By Max Bowenfirstname.lastname@example.org
From the age of 4, Jason Beaulieu loved to play sports.
Whether that was baseball, football, track and field, or basketball, he could often be found on a field or court. Obstacles only served to challenge and push him to new heights, even setting records as he closes out his time at Tri-County Regional Vocational Technical High School with the Class of 2020.
Recently, Beaulieu received the Cougar Lifetime Achievement Award, given to student athletes who have participated in 12 consecutive seasons of athletics at the school. He was also named the the 2020 Male Scholar Athlete of the Year, which goes to those that maintain high grades while playing sports.
Beaulieu said that his mother helped get him into sports, including youth football, the Little Mites soccer program, or basketball at the YMCA. She also made sure he always got to practice, even when events in their lives made this a challenge.
“It’s taught me how to make friends and be a good teammate, be respectful of my elders and in the the future, my boss,” he said. “How to be polite, control my anger, how to show it on the field in a more controlled view. It molded me into a better person.”
A multi-sport athlete
While at Tri-County, Beaulieu played football and was on the track and field and wrestling teams. Because these took place in different seasons, he said that he was always playing a sport. He described track as his “showboat sport,” one in which he set numerous records, including the spring medley with the team, as well as the 400-meter, 400-meter hurdle, and pentathlon. He said doing this can serve as an inspiration to others to try and set their own records, or even beat his own.
“To end senior year knowing I left a mark and set a challenge for the future, it’s kind of humbling in that way,” said Beaulieu. “I get to be someone’s competition.”
March would have been the beginning of Beaulieu’s final track season, but the pandemic put that to a halt. He said the team and coaches stayed in touch with Zoom calls and trained on their own, but it wasn’t the same.
“I got named captain in the senior year, but the season didn’t even begin,” he said.
Wrestling coach Steve LaPlante worked with Beaulieu for his four years at Tri-County and described him as experienced, tough, and knowledgeable. During his time Beaulieu was able to cut his weight, which allowed him to be faster on the mats.
“He’s a very intelligent kid,” said LaPlante.
In football, Beaulieu began as a fullback, and later spoke to his coaches and switched to the defensive side, becoming a linebacker and eventually being named captain. Head Football Coach Kahn Chace worked with Beaulieu for a year, and described him as an exceptional young man who works hard and is very respectful. When he spent a lot of time on the bench, Chace said that Beaulieu didn’t complain, and instead asked what else he could do.
“He did an outstanding job,” said Chace. “He didn’t pick the easy sports. Waking up in the A.M. to go to work and then sports is not easy. I’d say he did it and he did it well.”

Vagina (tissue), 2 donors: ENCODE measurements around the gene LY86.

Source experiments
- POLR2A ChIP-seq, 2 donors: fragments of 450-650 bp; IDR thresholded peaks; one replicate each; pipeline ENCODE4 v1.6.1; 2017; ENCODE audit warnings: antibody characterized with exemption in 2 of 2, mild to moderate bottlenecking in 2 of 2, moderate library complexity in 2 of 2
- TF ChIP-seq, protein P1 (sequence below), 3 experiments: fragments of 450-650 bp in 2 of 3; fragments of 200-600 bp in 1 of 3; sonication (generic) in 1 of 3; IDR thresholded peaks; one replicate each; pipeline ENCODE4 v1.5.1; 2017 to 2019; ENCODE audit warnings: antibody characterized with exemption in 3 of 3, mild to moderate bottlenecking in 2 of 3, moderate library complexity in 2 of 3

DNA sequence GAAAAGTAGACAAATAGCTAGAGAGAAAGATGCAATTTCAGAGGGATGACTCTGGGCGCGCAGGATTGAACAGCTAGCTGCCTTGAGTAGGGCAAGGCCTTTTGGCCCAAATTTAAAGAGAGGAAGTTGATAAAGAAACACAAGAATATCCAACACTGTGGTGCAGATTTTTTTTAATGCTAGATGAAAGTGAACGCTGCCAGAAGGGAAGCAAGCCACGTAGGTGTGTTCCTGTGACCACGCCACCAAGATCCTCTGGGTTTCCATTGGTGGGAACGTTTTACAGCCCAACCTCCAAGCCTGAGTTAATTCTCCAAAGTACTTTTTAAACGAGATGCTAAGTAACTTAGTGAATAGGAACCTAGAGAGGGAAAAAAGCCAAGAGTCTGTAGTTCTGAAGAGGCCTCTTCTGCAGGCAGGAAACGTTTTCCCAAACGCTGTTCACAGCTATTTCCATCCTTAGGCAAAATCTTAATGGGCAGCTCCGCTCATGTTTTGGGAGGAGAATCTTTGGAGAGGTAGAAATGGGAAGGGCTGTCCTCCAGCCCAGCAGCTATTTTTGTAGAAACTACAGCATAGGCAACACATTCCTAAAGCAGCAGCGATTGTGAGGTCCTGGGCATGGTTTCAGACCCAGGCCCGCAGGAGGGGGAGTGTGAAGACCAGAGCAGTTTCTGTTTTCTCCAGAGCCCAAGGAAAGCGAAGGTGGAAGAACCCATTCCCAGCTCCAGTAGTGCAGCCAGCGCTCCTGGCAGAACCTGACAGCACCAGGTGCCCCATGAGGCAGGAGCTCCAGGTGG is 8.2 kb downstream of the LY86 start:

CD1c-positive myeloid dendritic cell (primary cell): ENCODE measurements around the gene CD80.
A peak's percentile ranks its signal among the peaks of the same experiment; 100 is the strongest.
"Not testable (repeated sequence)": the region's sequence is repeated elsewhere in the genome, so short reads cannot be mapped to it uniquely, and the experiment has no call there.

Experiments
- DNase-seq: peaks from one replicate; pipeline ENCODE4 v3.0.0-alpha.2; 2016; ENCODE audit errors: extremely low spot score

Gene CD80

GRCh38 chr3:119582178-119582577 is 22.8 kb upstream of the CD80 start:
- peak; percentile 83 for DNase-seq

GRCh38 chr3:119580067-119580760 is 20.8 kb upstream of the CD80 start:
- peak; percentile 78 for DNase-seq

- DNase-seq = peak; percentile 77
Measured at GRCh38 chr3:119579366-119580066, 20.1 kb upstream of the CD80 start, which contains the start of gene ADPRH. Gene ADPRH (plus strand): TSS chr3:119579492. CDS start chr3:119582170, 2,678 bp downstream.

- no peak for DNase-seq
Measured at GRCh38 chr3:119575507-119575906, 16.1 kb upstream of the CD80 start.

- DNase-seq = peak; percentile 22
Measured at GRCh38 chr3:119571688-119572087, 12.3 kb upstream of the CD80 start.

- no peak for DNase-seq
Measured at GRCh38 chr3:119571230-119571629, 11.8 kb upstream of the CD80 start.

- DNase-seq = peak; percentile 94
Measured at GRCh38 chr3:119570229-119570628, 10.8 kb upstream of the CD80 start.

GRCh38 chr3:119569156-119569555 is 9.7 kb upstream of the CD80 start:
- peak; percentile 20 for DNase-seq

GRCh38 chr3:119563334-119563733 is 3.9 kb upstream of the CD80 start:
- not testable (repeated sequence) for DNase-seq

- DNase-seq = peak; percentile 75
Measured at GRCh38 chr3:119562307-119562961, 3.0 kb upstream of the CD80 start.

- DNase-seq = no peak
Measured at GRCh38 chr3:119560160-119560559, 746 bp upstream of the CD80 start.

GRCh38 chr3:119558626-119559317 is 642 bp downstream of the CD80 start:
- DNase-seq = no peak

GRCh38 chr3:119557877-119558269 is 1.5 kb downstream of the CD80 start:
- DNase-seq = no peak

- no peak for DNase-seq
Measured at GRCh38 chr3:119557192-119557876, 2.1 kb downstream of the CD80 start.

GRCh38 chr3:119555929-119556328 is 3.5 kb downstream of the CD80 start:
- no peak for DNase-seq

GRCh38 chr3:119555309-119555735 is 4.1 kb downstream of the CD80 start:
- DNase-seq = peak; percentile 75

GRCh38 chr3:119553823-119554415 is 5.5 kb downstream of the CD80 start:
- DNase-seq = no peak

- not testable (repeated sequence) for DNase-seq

Beaulieu said that he enjoys the competitive nature of sports, but not so that he can gloat about his victories. Rather, when someone beats him, he sees it as a challenge to overcome and he’ll train hard to make it happen. Track coach Seth Curran said that Beaulieu understood that he wasn’t just running to win, he was running to push himself.
“We knew that he would be good,” said Curran.
Beaulieu said that it’s important not to be angry at someone for beating you. While on the track team, he would sometimes change events if he felt he wasn’t suited to them. In wrestling, he said he would cry when he lost, but soon learned that it was part of the process.
“If you resent that person, what does that show you?” he said. “You’ve given up on yourself and what your coaches taught you.”
Excelling in the classroom and on the field
The lifetime achievement award recognizes excellence in both academics and athletics, and Beaulieu said this was no each task. At Tri-County, students switch off week to week with academics and a co-op program which focuses on a variety of vocational studies, such as building trades, auto trades, and different technical fields. Beaulieu would do his homework whenever he could, taking chips out of it and larger projects during the day instead of waiting to do it all at once. He said that organization is key and you can’t overwhelm yourself.
“Organize and stay on top of everything, you can’t get swamped,” he said. “You can ask for help from peers and teachers. They completely understand.”
Growing up in North Attleborough, Beaulieu attended the Martin School and North Attleborough Middle School. It was Tri-County’s engineering program that drew him to the school. He remembered a time when a biomedical engineer made a presentation to his class during a STEM event, showing a video of kittens that had been made to glow in the dark. He said this planted the seed, and his interest in the field grew while at a Veterans Day celebration. There, he saw a number of people with prosthetics, and knew he wanted to focus on this. This fall, he’ll attend Western New England University, which he said has an amazing biomedical program.
“I could make something that could help these people,” he said of the veterans.
Beaulieu said he was very strict with himself when it came to grades. Once, he had a C+ in algebra, and at the same time was working hard to cut his weight from 160 to 145 pounds. The stress became too much and he said he cracked. He later sought help from his mother and teachers and not only did his grades improve, he met his weight loss goal.
“I got through it because of the people around me,” said Beaulieu. “Nothing is impossible. If you really are passionate about it, you can do it.”